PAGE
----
Michael Cooley's Genetic Genealogy Blog GEN • GEN
25 July 2018

Brief Update On Cooley CF07

Two members of group CF07 of the Cooley DNA Project have had Big Y testing — more than ten million sequenced positions on the Y chromosome, which passes only from father to son. Because both men are patrilineally descended from John A Cooley (1756-1794) of Spartanburg, South Carolina, they have his Y chromosome. Therefore, we have an exact record of a DNA print that dates back to John's birth in 1756.

And we have two STR testers for the descendants of Stephen Cooley (c1780-c1829) of Franklin County, North Carolina. Neither men have done advanced SNP mutation testing, but all four testers have matching haplotypes (STRs). Without doubt, the two groups are closley related to one another.



As far as I know, perfect parental data is lacking for both Stephen and John A. Clearly, the presumed fathers, John (1834) and John (1725), could not have been brothers. If the genealogy is correct back to that point, then their Most Recent Common Ancestor (MRCA) had to be at least their grandfather. John C Cooley left a will in Halifax County, North Carolina. It names son John, wife Martha, and "My children." As far as I know, none of these other children have been identified. We need to ask whether the traditional lineage is correct. (After all, very often they're not.)

Like so many early American families, the genealogies for these North Carolina Cooleys are a mess. Some websites have Martha, John C's wife, dead in 1748, despite the fact that her son John was born in 1756 and her husband mentions her in his 1767 will. Even worse, there is no indication in primary documentation that John had a C as a middle initial. I fear that it was a later invention (I've seen many instances of this) resulting from the growing belief that he was John Couch Cooley, said to have been a son of Peter Cooley and Hannah Couch of Connecticut, Peter being a descendant of Samuell Coley (1614-1684). There are at least two problems with that assertion. The first is that the baptismal records for Peter and Hannah's children are listed in the parish records of Fairfield, Connecticut. They are Hannah (4 Aug 1700), Peter (30 Aug 1702), Simon (30 Jan 1704), Elizabeth (24 March 1706), Andrew (25 July 1708), Ebenezer (8 Oct 1710), Ebenezer (4 March 1712), David (13 March 1715), Jonathan (30 Jan 1717), and Mary (18 Jan 1721). Nary a John among them. (All of Peter's sons, by the way, appear to have died in Connecticut.)

And it's even worse than that. The genetics doesn't work out. Here are the 12-marker haplotypes comparing the descendants of Samuell Coley with those of John Cooley of Spartanburg, South Carolina:



That's a genetic distance (GD) of 4! Two men who are related, even if separated by hundreds of years, will not have a GD (among these twelve markers) greater than 1. SNP descent makes it even clearer:

P312 represents a mutation that occurred at position 19995425 on the Y chromosome with the birth of a man about 4,500 years ago — about the time the pyramids of Giza were being built in Egypt. That marker passed down through both lines via the Y chromosome from father to son, to son, to son, for hundreds of generations. Although these lineages share that SNP, they diverge from one another at that point. Without doubt, John A Cooley of Spartanburg, South Carolina was not the grandson of Peter Cooley of Fairfield, Connecticut.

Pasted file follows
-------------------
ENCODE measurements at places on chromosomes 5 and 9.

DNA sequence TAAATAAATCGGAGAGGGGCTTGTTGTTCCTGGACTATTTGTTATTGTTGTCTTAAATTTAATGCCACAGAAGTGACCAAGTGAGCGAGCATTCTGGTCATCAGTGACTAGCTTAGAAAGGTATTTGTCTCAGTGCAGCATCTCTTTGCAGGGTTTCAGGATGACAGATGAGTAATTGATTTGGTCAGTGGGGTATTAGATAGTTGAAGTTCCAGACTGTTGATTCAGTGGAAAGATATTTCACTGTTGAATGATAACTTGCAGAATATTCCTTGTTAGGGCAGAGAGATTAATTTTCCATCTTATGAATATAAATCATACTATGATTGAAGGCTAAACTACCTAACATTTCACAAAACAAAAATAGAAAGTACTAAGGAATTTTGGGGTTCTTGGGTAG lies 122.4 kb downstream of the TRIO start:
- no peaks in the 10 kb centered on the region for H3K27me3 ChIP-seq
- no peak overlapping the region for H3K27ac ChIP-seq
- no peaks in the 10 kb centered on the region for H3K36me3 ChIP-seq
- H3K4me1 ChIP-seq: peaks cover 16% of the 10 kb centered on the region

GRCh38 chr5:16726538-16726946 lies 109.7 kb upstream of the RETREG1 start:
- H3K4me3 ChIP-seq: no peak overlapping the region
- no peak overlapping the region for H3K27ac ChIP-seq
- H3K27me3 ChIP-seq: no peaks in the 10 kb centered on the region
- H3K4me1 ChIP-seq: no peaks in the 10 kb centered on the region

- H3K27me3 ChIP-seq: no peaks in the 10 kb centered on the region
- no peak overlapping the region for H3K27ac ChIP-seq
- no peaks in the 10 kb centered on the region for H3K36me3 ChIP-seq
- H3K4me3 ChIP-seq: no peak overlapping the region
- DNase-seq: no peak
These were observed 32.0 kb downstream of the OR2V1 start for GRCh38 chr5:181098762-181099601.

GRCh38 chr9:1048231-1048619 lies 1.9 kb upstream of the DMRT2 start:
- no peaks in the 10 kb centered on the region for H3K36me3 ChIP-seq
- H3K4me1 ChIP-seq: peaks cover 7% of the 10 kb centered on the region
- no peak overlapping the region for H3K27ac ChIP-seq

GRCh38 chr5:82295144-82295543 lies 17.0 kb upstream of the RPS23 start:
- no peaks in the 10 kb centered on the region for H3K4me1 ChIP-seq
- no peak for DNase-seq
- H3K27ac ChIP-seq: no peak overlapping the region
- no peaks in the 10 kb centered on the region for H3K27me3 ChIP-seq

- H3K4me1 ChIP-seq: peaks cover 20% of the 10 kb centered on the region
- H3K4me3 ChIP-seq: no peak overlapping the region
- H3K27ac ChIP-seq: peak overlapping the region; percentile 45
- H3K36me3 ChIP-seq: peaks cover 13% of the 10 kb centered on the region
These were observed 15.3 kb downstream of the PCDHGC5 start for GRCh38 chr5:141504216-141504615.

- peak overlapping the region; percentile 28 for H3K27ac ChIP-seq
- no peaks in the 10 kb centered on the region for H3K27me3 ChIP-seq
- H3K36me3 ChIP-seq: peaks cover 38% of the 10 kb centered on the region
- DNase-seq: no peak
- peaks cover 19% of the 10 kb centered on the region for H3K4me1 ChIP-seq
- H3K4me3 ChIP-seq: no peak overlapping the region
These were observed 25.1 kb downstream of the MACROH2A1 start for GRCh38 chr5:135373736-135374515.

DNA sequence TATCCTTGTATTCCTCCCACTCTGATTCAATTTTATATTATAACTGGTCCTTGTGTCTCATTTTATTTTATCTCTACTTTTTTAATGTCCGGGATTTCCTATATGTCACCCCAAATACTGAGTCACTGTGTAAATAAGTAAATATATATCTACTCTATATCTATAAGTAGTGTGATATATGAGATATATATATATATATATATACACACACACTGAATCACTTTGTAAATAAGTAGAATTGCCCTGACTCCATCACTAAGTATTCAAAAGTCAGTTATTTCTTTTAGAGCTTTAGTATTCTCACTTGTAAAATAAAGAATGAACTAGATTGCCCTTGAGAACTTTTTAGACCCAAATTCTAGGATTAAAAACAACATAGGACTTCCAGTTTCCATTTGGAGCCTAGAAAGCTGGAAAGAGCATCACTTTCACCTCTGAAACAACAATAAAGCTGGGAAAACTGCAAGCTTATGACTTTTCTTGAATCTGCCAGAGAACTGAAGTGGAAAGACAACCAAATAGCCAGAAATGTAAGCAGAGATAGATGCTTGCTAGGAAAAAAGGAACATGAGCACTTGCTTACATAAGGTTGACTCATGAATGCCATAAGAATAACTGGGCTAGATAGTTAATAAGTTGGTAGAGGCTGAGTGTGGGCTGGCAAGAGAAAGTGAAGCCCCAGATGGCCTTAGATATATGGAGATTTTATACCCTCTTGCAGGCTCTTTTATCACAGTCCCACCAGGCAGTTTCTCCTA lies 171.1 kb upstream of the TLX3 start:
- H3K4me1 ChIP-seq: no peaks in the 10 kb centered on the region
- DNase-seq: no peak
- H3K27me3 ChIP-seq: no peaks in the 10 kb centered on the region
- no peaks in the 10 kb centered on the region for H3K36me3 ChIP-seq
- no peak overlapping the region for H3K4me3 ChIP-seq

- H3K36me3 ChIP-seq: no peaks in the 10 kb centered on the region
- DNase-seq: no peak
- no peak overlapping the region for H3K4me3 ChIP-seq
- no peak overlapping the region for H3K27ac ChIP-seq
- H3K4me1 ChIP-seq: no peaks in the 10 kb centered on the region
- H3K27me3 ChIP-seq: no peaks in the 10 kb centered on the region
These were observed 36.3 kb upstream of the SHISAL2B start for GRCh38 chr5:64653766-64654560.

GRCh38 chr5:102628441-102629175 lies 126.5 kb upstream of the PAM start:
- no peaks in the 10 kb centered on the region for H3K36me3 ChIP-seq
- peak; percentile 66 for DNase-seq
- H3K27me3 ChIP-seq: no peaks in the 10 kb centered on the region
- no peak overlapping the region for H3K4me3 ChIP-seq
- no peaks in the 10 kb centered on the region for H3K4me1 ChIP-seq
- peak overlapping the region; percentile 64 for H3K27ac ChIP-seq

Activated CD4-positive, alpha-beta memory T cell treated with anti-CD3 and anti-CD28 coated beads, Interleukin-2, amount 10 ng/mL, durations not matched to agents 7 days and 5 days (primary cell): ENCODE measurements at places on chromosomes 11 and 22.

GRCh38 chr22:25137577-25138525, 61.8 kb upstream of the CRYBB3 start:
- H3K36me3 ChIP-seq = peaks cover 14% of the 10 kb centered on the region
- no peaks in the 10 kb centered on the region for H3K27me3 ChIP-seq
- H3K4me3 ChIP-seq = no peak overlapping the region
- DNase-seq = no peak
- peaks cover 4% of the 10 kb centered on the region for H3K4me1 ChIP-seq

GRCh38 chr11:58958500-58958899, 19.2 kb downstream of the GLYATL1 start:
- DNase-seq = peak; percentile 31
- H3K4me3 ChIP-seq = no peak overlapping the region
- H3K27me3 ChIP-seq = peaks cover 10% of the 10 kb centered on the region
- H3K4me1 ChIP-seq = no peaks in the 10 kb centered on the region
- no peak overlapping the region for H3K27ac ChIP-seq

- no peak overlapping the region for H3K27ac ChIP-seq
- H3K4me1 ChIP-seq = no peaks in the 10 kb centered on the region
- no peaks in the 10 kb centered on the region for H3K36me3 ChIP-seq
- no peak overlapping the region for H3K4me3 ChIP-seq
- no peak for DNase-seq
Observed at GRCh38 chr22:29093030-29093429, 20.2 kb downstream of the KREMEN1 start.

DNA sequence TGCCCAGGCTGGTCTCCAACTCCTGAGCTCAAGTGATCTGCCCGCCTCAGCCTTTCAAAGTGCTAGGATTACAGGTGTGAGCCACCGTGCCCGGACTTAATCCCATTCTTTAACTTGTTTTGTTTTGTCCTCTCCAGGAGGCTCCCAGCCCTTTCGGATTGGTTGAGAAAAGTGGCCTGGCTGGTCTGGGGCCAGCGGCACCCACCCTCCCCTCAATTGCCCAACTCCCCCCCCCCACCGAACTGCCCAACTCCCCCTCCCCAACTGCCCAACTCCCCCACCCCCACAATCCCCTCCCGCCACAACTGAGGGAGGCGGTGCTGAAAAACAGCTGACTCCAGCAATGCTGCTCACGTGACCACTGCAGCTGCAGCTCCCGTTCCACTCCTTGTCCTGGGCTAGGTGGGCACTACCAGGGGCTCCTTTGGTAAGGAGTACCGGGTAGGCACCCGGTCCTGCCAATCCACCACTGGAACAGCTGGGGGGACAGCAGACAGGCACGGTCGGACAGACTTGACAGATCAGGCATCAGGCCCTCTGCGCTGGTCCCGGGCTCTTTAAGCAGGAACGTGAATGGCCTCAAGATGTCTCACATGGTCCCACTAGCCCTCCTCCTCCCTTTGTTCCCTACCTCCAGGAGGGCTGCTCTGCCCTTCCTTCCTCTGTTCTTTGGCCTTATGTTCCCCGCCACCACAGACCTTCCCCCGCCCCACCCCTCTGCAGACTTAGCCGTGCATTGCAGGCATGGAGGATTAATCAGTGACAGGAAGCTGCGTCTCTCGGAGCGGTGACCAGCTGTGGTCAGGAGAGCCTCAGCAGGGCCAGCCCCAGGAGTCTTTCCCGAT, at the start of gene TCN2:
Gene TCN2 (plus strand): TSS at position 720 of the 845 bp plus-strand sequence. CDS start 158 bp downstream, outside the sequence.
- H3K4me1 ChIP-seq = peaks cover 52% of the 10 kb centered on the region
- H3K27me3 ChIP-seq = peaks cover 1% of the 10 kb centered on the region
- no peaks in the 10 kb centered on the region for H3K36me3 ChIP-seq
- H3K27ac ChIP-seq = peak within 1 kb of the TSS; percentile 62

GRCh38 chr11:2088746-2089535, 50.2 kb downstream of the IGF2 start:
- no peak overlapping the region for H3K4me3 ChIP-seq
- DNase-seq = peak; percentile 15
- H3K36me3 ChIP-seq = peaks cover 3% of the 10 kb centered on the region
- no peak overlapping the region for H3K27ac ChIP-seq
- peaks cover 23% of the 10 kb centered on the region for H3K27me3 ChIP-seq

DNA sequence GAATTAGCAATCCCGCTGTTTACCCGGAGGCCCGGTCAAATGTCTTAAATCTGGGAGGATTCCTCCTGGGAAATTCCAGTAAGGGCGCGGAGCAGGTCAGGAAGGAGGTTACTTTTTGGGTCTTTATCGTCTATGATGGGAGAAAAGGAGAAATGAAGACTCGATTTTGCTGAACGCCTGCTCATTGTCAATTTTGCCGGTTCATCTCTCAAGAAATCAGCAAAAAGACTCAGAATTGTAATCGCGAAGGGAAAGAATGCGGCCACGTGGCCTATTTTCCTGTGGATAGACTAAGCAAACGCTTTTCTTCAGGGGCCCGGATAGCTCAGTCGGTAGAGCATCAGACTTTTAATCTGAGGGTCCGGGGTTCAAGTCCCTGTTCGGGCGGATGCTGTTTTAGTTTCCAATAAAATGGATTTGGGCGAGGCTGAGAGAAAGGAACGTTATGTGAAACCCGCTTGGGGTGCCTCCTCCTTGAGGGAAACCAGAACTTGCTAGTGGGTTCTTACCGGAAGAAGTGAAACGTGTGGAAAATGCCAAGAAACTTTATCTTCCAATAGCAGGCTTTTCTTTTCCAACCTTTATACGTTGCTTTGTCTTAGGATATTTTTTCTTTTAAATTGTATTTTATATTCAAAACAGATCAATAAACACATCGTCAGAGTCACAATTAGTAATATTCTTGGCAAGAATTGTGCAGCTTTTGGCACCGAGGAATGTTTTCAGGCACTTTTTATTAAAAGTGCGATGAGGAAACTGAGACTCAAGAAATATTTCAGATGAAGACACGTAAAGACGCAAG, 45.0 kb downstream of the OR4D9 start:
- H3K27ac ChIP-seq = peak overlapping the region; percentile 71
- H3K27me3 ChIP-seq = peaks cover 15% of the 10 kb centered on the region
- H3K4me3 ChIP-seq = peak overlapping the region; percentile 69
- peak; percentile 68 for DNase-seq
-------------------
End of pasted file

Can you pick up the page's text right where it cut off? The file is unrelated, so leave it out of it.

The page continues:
The CF07 Cooleys have a fascinating genetic history. They descend from Clan Colla, those descended from The Three Collas, brothers who played a legendary role during 4th-century Ireland. That's not a heritage to shirk from. Samuell Coley, presently a little-understood lineage in group CF02, was born in Hertfordshire, England — a county near London — in the early 17th century. Already, the family was well-established in the area. Samuell was the son-in-law of James Prudden, brother of Reverend Peter Prudden, a Puritan preacher who accompanied a boatload of religious separatists to New England in 1637. Some view these families as interesting choices. But genealogy isn't about choosing your heritage; it's about determining it — for good or for ill. Indeed, good genealogy cuts across religious, ethnic, and political partisanship.

Several years ago I worked with a group of genealogists who were trying to find a home for a thousand books on genealogy, many of them classic works. I spoke to the director of the local library about it. He pursed his lips, looked at me with blank, dead-pan eyes, and said, "You know that academics don't take genealogy seriously." In a way, he was right. Genealogy has been given a bad name by know-nothing "practitioners," people who have no idea what evidence means and think it's just fine, thank you, to blend fact and fantasy. Determining ancestry, it seems they believe, amounts to rolling dice. That attitude does a disservice to all who work earnestly and with great care and effort.

The librarian's remark was uninformed, callous, and cynical. In fact, he has no business being a librarian. Among my genealogy friends, I count linguists, physicists, geneticists, and historians. They understand the nature of evidence and know that genetics can cut through the gunk of falsehoods and myth. The public merely needs to become informed.